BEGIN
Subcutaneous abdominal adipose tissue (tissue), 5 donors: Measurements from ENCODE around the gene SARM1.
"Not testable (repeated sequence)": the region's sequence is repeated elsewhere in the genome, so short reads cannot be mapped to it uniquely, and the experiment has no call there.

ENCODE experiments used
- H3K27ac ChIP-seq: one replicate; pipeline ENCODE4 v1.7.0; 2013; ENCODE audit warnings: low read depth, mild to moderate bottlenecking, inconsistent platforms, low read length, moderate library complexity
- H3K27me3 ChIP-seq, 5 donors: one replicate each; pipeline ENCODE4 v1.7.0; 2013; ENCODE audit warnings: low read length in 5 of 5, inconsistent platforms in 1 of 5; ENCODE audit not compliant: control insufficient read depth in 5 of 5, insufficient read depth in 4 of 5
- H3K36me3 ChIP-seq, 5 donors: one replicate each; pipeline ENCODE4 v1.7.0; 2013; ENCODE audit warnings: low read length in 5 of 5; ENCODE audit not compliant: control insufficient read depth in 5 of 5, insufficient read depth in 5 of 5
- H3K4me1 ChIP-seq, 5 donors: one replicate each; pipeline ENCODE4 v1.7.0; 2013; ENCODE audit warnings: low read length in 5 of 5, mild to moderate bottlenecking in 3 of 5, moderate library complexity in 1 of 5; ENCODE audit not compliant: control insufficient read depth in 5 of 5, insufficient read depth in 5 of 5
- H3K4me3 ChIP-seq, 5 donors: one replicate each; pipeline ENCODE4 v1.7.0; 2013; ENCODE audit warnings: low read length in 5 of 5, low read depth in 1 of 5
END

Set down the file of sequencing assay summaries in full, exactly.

Subcutaneous abdominal adipose tissue (tissue), 5 donors: Measurements from ENCODE around the gene SARM1.
"Not testable (repeated sequence)": the region's sequence is repeated elsewhere in the genome, so short reads cannot be mapped to it uniquely, and the experiment has no call there.

ENCODE experiments used
- H3K27ac ChIP-seq: one replicate; pipeline ENCODE4 v1.7.0; 2013; ENCODE audit warnings: low read depth, mild to moderate bottlenecking, inconsistent platforms, low read length, moderate library complexity
- H3K27me3 ChIP-seq, 5 donors: one replicate each; pipeline ENCODE4 v1.7.0; 2013; ENCODE audit warnings: low read length in 5 of 5, inconsistent platforms in 1 of 5; ENCODE audit not compliant: control insufficient read depth in 5 of 5, insufficient read depth in 4 of 5
- H3K36me3 ChIP-seq, 5 donors: one replicate each; pipeline ENCODE4 v1.7.0; 2013; ENCODE audit warnings: low read length in 5 of 5; ENCODE audit not compliant: control insufficient read depth in 5 of 5, insufficient read depth in 5 of 5
- H3K4me1 ChIP-seq, 5 donors: one replicate each; pipeline ENCODE4 v1.7.0; 2013; ENCODE audit warnings: low read length in 5 of 5, mild to moderate bottlenecking in 3 of 5, moderate library complexity in 1 of 5; ENCODE audit not compliant: control insufficient read depth in 5 of 5, insufficient read depth in 5 of 5
- H3K4me3 ChIP-seq, 5 donors: one replicate each; pipeline ENCODE4 v1.7.0; 2013; ENCODE audit warnings: low read length in 5 of 5, low read depth in 1 of 5